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Please use this identifier to cite or link to this item: http://hdl.handle.net/1942/16588

Title: Is it feasible to exercise severely disabled patients with multiple sclerosis?
Authors: Skjerbaek, A.
Naesby, M.
Lutzen, K.
Moller, A. Buch
Jensen, E.
Lamers, Ilse
Stenager, E.
Dalgas, U.
Issue Date: 2013
Citation: 29th Congress of the European-Committee-for-Treatment-and-Research-in-Multiple-Sclerosis / 18th Annual Conference of Rehabilitation in MS, Copenhagen, Denmark, 02-05/10/2013
Abstract: Background: Research on the effects of exercise therapy in severely disabled (EDSS >6.0) patients with progressive multiple sclerosis (PMS) is deficient. Objective: To evaluate whether upper body endurance training (ET) is 1) safe and tolerable and 2) can be executed at a sufficient volume and intensity to expectedly induce cardio-vascular adaptations over time. Methods: Eleven PMS patients (6.5≤EDSS≤8.0) were randomized to either a control group (n=5,4F/1M, 55.2±8.2y,169.0±10.3cm,84.5±20.5kg,3SP/2PP, EDSS:7.3±0.6) or to an intervention group (n=6,4F/2M, 62.0±5.8y,172.3±8.7cm, 71.9±6.3kg, 5SP/1PP,EDSS:7.0±0.4). Both groups received a four week inpatient programme with individualized MS rehabilitation and within same period the intervention group completed 10 sessions of upper body ET (six 3 minute intervals at a heart rate corresponding to 65-75% of VO2-peak). All ET sessions were performed using fitness equipment designed for persons with impaired leg function. Primary outcome measures were tolerance to ET and training quality. Before and after the four week intervention period all patients completed VO2-peak testing (incremental arm exercise test performed on a Monark Ergomedic 834E bicycle ergometer), tests of physical function (9 hole peg test, hand grip strength, Box and Block test and 6 minute wheelchair test) and fulfilled questionnaires on depression, disease impact and fatigue (MDI, MSIS-29, FSMC). Results: One patient from the EXE group was excluded from the analysis, because the patient had to be hospitalized during the intervention, giving a drop-out rate of 1/6~17%. No adverse events were recorded. Participants in the EXE group completed on average 9.3±0.8 sessions of the planned 10 sessions (~96.0±5%). An average heart rate of 93.9±9.3beats*min-1 were sustained during the ET sessions corresponding to 91.6±6.8% of the maximal pre-intervention heart rate. An average Borg score of 14.6±1.7 were registered during the ET sessions. Four participants in the EXE group showed improved VO2-max, while none of the participants in the CON group showed improvements. Comparison of the changes (EXE: 308±312ml O2/min vs. CON: 2±30ml O2/min) in VO2-max showed a tendency towards a groups difference (p=0.06). When changes in all other measures of physical function and questionnaires were compared no significant group differences were found. Conclusion: ET is feasible and safe in severely disabled patients with MS and ET can probably be performed at sufficient intensity to induce increases in VO2-max.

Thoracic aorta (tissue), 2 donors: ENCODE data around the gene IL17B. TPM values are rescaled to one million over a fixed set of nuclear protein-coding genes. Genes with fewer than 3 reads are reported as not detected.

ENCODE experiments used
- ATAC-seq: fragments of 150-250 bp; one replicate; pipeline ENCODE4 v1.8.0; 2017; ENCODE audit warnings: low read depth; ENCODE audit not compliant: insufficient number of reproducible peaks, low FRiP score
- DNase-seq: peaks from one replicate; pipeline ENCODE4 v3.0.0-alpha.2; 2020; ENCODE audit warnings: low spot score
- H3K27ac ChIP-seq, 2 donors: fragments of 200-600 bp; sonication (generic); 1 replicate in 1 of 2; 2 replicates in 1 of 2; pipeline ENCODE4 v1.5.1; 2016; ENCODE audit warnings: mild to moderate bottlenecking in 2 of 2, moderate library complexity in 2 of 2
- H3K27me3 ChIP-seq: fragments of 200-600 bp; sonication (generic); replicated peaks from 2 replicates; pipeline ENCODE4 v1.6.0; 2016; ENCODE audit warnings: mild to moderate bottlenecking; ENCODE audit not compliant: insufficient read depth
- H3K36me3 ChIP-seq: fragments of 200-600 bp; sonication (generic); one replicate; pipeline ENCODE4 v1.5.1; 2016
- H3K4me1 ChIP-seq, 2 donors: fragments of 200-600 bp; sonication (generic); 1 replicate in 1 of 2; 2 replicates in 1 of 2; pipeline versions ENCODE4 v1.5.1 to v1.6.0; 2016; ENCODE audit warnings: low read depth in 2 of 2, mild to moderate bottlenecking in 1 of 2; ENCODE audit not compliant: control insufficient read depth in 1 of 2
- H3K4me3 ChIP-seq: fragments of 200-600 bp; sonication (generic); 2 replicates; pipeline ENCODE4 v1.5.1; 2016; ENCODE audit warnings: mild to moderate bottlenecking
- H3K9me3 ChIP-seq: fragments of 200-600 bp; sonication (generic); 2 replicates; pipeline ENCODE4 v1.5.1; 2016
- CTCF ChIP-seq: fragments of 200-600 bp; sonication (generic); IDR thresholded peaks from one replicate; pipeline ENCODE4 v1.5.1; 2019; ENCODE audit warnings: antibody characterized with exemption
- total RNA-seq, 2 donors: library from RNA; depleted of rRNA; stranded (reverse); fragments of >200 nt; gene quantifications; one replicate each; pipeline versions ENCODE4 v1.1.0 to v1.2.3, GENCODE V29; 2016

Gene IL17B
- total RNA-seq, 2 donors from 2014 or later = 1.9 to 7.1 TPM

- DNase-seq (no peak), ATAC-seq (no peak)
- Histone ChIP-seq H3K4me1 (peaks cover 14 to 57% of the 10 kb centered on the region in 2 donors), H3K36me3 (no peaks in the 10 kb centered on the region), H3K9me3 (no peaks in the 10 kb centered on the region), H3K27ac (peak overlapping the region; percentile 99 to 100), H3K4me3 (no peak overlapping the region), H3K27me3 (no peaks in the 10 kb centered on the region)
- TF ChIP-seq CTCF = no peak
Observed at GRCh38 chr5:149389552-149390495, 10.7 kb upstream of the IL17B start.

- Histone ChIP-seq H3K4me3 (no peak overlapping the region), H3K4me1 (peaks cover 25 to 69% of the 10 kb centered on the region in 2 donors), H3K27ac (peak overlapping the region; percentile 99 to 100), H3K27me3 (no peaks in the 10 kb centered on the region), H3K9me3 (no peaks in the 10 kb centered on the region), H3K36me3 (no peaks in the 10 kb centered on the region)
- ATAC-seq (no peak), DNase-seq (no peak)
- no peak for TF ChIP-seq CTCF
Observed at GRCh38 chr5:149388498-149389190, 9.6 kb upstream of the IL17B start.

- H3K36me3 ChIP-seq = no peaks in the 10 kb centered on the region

URI: http://hdl.handle.net/1942/16588
Link to publication: http://apps.webofknowledge.com.bib-proxy.uhasselt.be/full_record.do?product=UA&search_mode=GeneralSearch&qid=2&SID=Z1pBEGB6qCHDj1avy8w&page=1&doc=1
Category: C2
Type: Conference Material
Appears in Collections: Research publications

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